Above: My star (& a Favorite) German student Charlotte Hartman
The National Association of Independent Schools People of Color Conference is quickly approaching. As of today, I am planning on attending this very important meeting. It was during my second year of teaching that I became interested in the topic of race and independent schools. As many of you know, I spent some time traveling and doing a great deal of research on race and 19th and 20th century independent schools (read here). One of the early criticisms I received during my early years of teaching was this: “As a black teacher in America, it seems that you would have a greater impact on the lives of poor black students if you taught in an urban setting.”
A few years ago while attending the professors of color conference, this particular argument was raised during one of the sessions I attended. I have long contended that teachers of color are important role models to white students, as we shape white students’ images of what people of color can and do achieve. For white students and many students of color, professors of color could be the only people of color they see in professional roles. As noted in a paper I wrote a few years ago:
…non-minority students will benefit from the opportunity to experience minority teachers. Interaction with minority teachers will result in increased familiarity with minorities and in seeing them in professional roles. This can raise aspirations in minority group students and lead to higher expectations for minority group members in others .
However, as I noted to fellow colleagues in my presentation at the 2002 Equity Colloquium in Chicago, the difference between poor black students and wealthy white students are small. Although I teach a lot of highly motivated students, I do encounter white students who lack the appreciation for diversity. To them, attending a very good private school with some of the most qualified faculty members in the nation can be a moot point. I wonder if race and income by many white students limit their appreciation for the importance of diversity.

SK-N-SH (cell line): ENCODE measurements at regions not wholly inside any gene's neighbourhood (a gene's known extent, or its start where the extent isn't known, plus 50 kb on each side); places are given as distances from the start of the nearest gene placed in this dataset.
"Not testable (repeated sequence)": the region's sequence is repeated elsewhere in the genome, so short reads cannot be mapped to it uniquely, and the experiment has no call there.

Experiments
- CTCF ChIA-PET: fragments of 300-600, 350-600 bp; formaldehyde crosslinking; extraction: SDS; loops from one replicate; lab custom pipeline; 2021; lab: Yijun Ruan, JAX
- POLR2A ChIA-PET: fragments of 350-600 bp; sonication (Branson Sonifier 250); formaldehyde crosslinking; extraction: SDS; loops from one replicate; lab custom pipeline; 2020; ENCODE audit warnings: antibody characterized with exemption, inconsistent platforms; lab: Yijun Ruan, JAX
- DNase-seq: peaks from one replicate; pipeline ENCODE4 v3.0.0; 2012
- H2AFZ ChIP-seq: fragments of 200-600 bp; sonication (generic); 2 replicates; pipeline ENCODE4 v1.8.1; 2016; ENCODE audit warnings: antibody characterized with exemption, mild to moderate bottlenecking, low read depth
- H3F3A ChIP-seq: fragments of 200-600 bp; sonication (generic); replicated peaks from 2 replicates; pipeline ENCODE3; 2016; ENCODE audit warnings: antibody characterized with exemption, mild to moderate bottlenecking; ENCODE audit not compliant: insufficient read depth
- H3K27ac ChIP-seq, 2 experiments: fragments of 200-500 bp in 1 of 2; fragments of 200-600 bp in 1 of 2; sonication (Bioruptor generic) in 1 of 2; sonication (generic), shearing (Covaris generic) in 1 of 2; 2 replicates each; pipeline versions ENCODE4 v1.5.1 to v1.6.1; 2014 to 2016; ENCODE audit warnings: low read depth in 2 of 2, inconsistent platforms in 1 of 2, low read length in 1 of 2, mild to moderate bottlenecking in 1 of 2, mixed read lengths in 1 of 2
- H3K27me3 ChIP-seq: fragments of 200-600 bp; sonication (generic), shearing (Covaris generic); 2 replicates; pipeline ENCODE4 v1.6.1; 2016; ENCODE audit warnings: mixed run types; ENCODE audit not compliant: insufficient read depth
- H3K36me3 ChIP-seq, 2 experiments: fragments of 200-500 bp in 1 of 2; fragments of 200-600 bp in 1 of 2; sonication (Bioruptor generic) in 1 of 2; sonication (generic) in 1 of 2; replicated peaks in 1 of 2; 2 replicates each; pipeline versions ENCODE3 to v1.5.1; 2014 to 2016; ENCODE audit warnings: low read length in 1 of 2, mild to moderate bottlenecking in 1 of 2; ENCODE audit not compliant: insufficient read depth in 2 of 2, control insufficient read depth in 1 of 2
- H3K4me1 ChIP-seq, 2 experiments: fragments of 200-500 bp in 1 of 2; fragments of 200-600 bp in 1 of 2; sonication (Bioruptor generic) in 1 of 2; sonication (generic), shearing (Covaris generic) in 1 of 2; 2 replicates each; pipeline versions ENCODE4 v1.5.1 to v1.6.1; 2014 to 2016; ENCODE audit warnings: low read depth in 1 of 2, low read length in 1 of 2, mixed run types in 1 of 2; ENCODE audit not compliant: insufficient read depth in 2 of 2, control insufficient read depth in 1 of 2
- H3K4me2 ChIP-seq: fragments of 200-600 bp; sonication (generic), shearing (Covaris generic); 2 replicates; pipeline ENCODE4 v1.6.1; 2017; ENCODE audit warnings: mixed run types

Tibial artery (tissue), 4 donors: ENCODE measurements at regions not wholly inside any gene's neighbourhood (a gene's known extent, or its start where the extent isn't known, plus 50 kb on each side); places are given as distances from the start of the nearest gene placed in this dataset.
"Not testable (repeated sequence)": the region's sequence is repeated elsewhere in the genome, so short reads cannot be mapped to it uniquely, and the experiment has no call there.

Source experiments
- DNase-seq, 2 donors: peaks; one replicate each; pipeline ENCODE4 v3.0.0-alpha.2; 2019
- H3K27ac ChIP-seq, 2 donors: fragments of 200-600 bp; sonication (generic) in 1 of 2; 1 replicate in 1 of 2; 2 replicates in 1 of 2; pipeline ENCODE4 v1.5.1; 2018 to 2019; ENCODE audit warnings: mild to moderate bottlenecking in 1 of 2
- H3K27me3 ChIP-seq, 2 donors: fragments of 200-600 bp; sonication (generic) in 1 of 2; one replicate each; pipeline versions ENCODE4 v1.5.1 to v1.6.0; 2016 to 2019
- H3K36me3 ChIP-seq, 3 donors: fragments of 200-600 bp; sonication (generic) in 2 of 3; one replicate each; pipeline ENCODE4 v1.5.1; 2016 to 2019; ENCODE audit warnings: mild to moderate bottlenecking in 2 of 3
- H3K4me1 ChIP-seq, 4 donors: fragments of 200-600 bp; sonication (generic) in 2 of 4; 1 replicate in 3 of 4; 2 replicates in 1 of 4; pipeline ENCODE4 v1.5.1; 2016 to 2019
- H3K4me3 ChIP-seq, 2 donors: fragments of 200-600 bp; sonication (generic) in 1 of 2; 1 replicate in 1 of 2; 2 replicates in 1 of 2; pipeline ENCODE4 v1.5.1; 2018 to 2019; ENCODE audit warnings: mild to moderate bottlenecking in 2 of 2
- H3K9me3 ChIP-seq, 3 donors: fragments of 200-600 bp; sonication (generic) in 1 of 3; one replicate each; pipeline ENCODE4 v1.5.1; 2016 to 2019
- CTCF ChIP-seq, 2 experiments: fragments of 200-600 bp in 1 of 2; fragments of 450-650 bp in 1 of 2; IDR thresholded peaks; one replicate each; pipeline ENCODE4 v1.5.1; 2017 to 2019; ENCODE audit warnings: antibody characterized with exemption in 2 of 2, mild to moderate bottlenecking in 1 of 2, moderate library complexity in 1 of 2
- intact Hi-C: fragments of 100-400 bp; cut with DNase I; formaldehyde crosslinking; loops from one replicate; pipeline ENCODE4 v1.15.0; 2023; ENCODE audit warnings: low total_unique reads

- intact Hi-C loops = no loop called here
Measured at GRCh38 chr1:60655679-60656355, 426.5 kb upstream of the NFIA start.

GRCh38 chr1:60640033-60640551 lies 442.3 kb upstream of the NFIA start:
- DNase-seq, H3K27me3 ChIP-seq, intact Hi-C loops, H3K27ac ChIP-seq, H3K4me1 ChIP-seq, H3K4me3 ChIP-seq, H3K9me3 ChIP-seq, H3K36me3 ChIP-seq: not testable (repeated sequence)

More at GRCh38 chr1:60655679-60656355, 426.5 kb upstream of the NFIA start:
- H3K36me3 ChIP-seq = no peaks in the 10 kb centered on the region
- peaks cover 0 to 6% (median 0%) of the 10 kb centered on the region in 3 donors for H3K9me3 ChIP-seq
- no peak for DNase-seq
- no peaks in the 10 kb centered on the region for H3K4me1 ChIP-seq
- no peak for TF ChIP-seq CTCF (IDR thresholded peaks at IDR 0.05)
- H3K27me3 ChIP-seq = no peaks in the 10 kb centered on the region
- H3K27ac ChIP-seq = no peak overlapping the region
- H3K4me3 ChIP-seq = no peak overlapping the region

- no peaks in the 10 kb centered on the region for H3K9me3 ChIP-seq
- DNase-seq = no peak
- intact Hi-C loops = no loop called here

I have concluded that white students benefit just as much as students of color when it comes to having a minority teacher. Here is what I do not know: Does my teaching of class, race, and gender change the worldview of privileged students? In an e-mail today, I told an old but very important high school friend of mine that I often feel guilty for being a bit of an academic snob; my students see me as an elitists — which is not wholly true, but I see myself as one who champions social justice, as is the case for many black educated professionals. But, as noted by Lisa Arrastia of the Francis W. Parker School, being a person of color in a predominate white school has its challenges. For me, I am far more liberal than I am allowed to be at the affluent conservative school that I teach at. I often wonder how real my classes would be if I could show my true colors. I believe that many of my white students would benefit more. Because I attended a private high school, I have not had a teacher of color since middle school. And because of that, I never had a black instructor to mentor me when I was seeking one.
Lisa Arrastia of the Francis Parker School states that:
At the age of 18, after surviving 12 years of culturally complex and socially confusing independent school education, I decided to declare quietly to myself: I am an Afro-Cuban American Woman. Naming this identity is important to me, because until now it has meant only shame. My tenacious adolescent attempts to hide behind the veil W.E.B. Du Bois described in 1903 are weakening. It is not until 80 years after Du Bois’s pyschosocial revelation that this thin layer of protection and denial is challenged. I am sitting in James Baldwin’s History of the Civil Rights Movement class at the University of Massachusetts at Amherst. Baldwin’s first words are:” Whiteness is a concept.” Five minutes into the class my veil is lifted and I peak out, immediately understanding, on an intellectual and emotional level, the sociohistorical implications of my ethnic identity and therefore my shame around it. On that day, in the presence of one of the most prophetic minds in the United States, I realize that I must find something that I have been missing: My self.
For elite black faculty members, we face a number of challenges outside of teaching white students in private schools. Many of those challenges have more to do with professional opportunities than racial identity — which for me is not an issue.